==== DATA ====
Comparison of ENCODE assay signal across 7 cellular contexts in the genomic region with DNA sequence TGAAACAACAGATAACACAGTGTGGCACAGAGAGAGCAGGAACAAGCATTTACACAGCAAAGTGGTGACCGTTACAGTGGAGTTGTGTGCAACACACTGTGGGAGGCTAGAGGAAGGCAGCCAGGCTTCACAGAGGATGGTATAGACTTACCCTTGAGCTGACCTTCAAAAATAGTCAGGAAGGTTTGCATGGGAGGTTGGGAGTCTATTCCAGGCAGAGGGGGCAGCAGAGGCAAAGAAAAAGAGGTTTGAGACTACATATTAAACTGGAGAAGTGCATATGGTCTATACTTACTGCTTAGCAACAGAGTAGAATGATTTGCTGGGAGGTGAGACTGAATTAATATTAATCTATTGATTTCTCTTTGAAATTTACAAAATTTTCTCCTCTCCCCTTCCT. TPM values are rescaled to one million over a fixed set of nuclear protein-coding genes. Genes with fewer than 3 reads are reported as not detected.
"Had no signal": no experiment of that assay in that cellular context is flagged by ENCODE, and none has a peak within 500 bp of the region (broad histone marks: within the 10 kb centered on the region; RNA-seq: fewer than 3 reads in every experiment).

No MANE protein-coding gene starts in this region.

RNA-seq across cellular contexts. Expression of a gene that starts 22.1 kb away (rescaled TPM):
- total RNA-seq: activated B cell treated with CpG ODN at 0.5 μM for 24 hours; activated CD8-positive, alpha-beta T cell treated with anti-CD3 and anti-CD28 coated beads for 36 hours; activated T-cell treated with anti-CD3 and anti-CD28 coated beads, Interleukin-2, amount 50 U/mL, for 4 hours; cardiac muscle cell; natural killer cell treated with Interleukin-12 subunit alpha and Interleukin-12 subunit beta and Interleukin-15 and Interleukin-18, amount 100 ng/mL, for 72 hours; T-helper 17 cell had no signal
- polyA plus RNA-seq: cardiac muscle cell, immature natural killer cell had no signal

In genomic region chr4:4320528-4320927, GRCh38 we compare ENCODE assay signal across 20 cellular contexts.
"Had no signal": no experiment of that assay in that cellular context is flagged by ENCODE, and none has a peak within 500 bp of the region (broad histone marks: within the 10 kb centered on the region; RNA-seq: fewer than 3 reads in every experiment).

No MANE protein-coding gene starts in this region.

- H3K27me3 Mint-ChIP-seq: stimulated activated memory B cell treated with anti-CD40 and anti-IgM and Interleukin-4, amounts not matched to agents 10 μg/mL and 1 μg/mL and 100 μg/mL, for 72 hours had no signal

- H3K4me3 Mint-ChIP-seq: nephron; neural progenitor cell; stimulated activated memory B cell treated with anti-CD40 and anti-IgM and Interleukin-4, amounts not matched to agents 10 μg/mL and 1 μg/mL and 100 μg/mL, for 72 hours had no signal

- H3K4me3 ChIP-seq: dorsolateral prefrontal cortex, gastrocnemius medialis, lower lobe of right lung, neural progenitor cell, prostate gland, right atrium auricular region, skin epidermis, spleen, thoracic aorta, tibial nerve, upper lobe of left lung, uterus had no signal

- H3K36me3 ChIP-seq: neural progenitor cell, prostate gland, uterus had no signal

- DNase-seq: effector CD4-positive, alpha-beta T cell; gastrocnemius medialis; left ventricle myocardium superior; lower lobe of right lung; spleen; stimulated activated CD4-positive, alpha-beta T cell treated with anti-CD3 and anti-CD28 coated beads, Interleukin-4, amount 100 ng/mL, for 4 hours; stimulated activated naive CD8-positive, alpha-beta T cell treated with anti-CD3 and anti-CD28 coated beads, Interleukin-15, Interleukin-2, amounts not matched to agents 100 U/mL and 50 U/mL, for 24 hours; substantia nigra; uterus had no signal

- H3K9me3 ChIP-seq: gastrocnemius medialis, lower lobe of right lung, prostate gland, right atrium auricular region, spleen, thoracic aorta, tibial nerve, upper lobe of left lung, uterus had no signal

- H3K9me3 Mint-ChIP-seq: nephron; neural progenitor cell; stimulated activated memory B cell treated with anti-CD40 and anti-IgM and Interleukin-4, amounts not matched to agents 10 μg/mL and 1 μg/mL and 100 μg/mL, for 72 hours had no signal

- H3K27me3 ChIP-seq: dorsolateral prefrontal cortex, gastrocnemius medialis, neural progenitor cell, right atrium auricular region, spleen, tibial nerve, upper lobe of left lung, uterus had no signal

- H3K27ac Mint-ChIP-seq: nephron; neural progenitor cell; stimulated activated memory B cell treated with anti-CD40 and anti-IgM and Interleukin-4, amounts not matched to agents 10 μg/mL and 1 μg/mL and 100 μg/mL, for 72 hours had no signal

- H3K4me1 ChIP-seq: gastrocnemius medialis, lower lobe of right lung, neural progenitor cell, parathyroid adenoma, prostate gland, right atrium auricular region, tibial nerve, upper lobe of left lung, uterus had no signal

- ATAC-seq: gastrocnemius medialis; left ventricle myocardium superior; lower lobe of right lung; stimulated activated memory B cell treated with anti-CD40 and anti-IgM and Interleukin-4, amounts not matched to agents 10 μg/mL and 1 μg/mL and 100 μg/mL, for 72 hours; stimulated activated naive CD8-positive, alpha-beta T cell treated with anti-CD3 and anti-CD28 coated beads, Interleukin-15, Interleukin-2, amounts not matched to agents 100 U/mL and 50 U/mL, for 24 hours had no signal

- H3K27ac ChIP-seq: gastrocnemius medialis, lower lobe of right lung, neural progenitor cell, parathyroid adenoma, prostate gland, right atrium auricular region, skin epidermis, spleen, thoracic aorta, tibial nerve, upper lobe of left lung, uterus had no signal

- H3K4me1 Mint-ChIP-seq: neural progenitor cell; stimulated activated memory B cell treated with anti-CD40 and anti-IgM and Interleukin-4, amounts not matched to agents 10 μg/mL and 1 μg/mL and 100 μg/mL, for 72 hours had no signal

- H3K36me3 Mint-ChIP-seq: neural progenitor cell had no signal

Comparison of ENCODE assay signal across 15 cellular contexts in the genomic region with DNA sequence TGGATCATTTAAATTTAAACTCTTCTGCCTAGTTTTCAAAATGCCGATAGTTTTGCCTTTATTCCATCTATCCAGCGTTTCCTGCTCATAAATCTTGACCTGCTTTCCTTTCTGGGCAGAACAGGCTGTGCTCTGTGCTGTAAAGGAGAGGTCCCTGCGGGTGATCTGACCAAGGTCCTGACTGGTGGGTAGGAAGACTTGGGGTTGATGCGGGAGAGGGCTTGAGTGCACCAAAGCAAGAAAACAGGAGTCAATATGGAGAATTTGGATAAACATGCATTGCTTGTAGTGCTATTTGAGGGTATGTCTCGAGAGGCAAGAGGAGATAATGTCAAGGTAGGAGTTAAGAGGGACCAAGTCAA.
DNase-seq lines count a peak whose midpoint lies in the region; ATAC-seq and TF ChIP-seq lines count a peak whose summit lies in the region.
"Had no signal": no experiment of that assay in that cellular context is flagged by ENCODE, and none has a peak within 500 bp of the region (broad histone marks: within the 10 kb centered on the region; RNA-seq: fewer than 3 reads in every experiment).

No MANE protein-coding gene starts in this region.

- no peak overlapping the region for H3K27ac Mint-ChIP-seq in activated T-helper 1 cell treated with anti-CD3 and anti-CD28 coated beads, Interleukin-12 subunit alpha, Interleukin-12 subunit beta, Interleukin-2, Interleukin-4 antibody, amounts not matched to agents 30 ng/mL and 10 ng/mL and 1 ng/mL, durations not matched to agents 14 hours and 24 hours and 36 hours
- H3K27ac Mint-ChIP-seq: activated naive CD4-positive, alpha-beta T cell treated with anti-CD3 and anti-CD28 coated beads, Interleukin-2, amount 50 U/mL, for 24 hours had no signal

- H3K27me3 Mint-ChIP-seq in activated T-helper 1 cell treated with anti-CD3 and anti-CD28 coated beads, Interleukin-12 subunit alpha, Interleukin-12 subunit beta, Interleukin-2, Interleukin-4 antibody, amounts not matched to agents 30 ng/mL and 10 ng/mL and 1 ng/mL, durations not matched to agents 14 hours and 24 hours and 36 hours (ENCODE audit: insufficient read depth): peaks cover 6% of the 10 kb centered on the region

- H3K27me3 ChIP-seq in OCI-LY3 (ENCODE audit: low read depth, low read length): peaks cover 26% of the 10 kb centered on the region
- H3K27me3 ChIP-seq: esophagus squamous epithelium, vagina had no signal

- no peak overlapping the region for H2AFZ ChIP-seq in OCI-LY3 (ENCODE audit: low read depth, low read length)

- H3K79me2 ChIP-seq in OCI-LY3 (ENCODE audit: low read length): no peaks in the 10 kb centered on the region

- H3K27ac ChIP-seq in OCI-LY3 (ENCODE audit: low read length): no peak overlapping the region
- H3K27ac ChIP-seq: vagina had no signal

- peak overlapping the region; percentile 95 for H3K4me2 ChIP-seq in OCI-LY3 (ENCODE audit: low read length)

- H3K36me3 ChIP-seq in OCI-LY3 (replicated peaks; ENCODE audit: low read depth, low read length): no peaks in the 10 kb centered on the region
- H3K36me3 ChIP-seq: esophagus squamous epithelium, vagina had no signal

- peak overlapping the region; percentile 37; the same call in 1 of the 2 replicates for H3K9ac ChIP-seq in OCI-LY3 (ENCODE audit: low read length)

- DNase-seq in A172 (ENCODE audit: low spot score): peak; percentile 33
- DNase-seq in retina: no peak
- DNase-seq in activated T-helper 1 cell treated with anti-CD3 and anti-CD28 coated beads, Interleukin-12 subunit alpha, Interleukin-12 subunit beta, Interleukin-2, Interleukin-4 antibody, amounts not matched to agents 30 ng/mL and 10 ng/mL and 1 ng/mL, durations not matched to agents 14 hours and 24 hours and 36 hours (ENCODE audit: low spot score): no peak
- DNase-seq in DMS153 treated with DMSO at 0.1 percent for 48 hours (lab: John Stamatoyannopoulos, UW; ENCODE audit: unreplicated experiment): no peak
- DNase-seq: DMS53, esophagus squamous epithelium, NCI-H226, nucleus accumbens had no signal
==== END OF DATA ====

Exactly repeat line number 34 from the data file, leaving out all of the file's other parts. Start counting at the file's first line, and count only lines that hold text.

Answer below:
- H3K79me2 ChIP-seq in OCI-LY3 (ENCODE audit: low read length): no peaks in the 10 kb centered on the region